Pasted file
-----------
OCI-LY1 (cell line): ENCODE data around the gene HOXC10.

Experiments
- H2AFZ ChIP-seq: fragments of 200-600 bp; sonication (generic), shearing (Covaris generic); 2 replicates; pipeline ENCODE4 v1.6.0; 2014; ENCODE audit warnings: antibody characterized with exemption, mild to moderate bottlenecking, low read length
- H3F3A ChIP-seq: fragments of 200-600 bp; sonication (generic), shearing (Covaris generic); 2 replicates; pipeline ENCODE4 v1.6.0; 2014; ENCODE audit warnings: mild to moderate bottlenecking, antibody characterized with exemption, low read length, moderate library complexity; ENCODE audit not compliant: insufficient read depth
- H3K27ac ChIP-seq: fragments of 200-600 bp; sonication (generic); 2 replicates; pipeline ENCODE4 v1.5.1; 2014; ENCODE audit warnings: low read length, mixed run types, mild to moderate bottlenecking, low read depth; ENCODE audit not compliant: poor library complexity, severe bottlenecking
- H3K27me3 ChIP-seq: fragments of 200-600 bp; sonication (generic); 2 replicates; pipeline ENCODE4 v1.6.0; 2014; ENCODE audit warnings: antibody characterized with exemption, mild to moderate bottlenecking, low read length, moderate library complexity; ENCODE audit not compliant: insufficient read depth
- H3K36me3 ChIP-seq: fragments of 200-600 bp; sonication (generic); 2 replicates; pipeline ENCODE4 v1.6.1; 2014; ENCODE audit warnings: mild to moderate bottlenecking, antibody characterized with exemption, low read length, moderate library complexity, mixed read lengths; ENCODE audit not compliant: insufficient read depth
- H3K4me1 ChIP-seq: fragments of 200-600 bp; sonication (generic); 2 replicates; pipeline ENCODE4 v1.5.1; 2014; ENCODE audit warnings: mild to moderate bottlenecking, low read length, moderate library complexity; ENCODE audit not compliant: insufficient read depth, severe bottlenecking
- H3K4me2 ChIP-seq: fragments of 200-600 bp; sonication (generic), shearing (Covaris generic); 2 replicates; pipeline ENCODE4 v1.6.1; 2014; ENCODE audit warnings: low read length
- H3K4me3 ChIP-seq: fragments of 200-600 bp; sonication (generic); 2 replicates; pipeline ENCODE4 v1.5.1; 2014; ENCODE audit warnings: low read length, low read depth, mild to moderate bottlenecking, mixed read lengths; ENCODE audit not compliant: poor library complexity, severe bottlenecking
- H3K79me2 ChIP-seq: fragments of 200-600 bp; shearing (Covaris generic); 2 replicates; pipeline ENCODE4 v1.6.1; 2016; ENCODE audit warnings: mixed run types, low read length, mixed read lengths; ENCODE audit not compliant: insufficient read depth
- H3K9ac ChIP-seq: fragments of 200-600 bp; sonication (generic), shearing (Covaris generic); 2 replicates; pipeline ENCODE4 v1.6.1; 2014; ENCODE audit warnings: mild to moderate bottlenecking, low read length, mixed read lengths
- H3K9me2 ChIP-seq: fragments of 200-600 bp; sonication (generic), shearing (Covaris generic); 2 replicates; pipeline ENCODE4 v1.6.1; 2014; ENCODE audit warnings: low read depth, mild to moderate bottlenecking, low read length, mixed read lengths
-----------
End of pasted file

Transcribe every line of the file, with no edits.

OCI-LY1 (cell line): ENCODE data around the gene HOXC10.

Experiments
- H2AFZ ChIP-seq: fragments of 200-600 bp; sonication (generic), shearing (Covaris generic); 2 replicates; pipeline ENCODE4 v1.6.0; 2014; ENCODE audit warnings: antibody characterized with exemption, mild to moderate bottlenecking, low read length
- H3F3A ChIP-seq: fragments of 200-600 bp; sonication (generic), shearing (Covaris generic); 2 replicates; pipeline ENCODE4 v1.6.0; 2014; ENCODE audit warnings: mild to moderate bottlenecking, antibody characterized with exemption, low read length, moderate library complexity; ENCODE audit not compliant: insufficient read depth
- H3K27ac ChIP-seq: fragments of 200-600 bp; sonication (generic); 2 replicates; pipeline ENCODE4 v1.5.1; 2014; ENCODE audit warnings: low read length, mixed run types, mild to moderate bottlenecking, low read depth; ENCODE audit not compliant: poor library complexity, severe bottlenecking
- H3K27me3 ChIP-seq: fragments of 200-600 bp; sonication (generic); 2 replicates; pipeline ENCODE4 v1.6.0; 2014; ENCODE audit warnings: antibody characterized with exemption, mild to moderate bottlenecking, low read length, moderate library complexity; ENCODE audit not compliant: insufficient read depth
- H3K36me3 ChIP-seq: fragments of 200-600 bp; sonication (generic); 2 replicates; pipeline ENCODE4 v1.6.1; 2014; ENCODE audit warnings: mild to moderate bottlenecking, antibody characterized with exemption, low read length, moderate library complexity, mixed read lengths; ENCODE audit not compliant: insufficient read depth
- H3K4me1 ChIP-seq: fragments of 200-600 bp; sonication (generic); 2 replicates; pipeline ENCODE4 v1.5.1; 2014; ENCODE audit warnings: mild to moderate bottlenecking, low read length, moderate library complexity; ENCODE audit not compliant: insufficient read depth, severe bottlenecking
- H3K4me2 ChIP-seq: fragments of 200-600 bp; sonication (generic), shearing (Covaris generic); 2 replicates; pipeline ENCODE4 v1.6.1; 2014; ENCODE audit warnings: low read length
- H3K4me3 ChIP-seq: fragments of 200-600 bp; sonication (generic); 2 replicates; pipeline ENCODE4 v1.5.1; 2014; ENCODE audit warnings: low read length, low read depth, mild to moderate bottlenecking, mixed read lengths; ENCODE audit not compliant: poor library complexity, severe bottlenecking
- H3K79me2 ChIP-seq: fragments of 200-600 bp; shearing (Covaris generic); 2 replicates; pipeline ENCODE4 v1.6.1; 2016; ENCODE audit warnings: mixed run types, low read length, mixed read lengths; ENCODE audit not compliant: insufficient read depth
- H3K9ac ChIP-seq: fragments of 200-600 bp; sonication (generic), shearing (Covaris generic); 2 replicates; pipeline ENCODE4 v1.6.1; 2014; ENCODE audit warnings: mild to moderate bottlenecking, low read length, mixed read lengths
- H3K9me2 ChIP-seq: fragments of 200-600 bp; sonication (generic), shearing (Covaris generic); 2 replicates; pipeline ENCODE4 v1.6.1; 2014; ENCODE audit warnings: low read depth, mild to moderate bottlenecking, low read length, mixed read lengths